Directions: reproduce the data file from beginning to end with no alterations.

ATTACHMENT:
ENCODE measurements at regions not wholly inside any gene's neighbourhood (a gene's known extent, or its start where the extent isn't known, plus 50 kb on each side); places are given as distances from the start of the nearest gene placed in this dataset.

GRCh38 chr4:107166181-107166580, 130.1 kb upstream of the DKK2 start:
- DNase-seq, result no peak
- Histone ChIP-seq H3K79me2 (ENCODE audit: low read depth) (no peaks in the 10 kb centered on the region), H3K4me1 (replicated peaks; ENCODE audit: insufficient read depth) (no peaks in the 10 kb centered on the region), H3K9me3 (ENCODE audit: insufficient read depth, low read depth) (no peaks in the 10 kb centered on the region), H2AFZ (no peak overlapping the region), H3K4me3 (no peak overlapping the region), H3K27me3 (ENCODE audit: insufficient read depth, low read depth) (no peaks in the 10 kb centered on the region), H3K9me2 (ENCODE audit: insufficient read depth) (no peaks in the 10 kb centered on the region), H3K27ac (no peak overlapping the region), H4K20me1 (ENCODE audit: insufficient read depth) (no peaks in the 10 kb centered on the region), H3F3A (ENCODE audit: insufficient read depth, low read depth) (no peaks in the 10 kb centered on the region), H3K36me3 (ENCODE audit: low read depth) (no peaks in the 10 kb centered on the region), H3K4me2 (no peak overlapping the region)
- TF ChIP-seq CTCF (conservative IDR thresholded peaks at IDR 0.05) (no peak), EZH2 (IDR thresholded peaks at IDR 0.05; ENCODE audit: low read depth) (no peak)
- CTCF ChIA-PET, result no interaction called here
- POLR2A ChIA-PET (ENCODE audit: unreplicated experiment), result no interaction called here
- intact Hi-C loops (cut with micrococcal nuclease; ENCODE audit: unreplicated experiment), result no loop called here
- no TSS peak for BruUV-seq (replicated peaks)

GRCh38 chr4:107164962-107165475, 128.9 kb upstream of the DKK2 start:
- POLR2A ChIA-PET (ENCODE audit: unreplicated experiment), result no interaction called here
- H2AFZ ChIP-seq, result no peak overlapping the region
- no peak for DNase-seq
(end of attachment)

ENCODE measurements at regions not wholly inside any gene's neighbourhood (a gene's known extent, or its start where the extent isn't known, plus 50 kb on each side); places are given as distances from the start of the nearest gene placed in this dataset.

GRCh38 chr4:107166181-107166580, 130.1 kb upstream of the DKK2 start:
- DNase-seq, result no peak
- Histone ChIP-seq H3K79me2 (ENCODE audit: low read depth) (no peaks in the 10 kb centered on the region), H3K4me1 (replicated peaks; ENCODE audit: insufficient read depth) (no peaks in the 10 kb centered on the region), H3K9me3 (ENCODE audit: insufficient read depth, low read depth) (no peaks in the 10 kb centered on the region), H2AFZ (no peak overlapping the region), H3K4me3 (no peak overlapping the region), H3K27me3 (ENCODE audit: insufficient read depth, low read depth) (no peaks in the 10 kb centered on the region), H3K9me2 (ENCODE audit: insufficient read depth) (no peaks in the 10 kb centered on the region), H3K27ac (no peak overlapping the region), H4K20me1 (ENCODE audit: insufficient read depth) (no peaks in the 10 kb centered on the region), H3F3A (ENCODE audit: insufficient read depth, low read depth) (no peaks in the 10 kb centered on the region), H3K36me3 (ENCODE audit: low read depth) (no peaks in the 10 kb centered on the region), H3K4me2 (no peak overlapping the region)
- TF ChIP-seq CTCF (conservative IDR thresholded peaks at IDR 0.05) (no peak), EZH2 (IDR thresholded peaks at IDR 0.05; ENCODE audit: low read depth) (no peak)
- CTCF ChIA-PET, result no interaction called here
- POLR2A ChIA-PET (ENCODE audit: unreplicated experiment), result no interaction called here
- intact Hi-C loops (cut with micrococcal nuclease; ENCODE audit: unreplicated experiment), result no loop called here
- no TSS peak for BruUV-seq (replicated peaks)

GRCh38 chr4:107164962-107165475, 128.9 kb upstream of the DKK2 start:
- POLR2A ChIA-PET (ENCODE audit: unreplicated experiment), result no interaction called here
- H2AFZ ChIP-seq, result no peak overlapping the region
- no peak for DNase-seq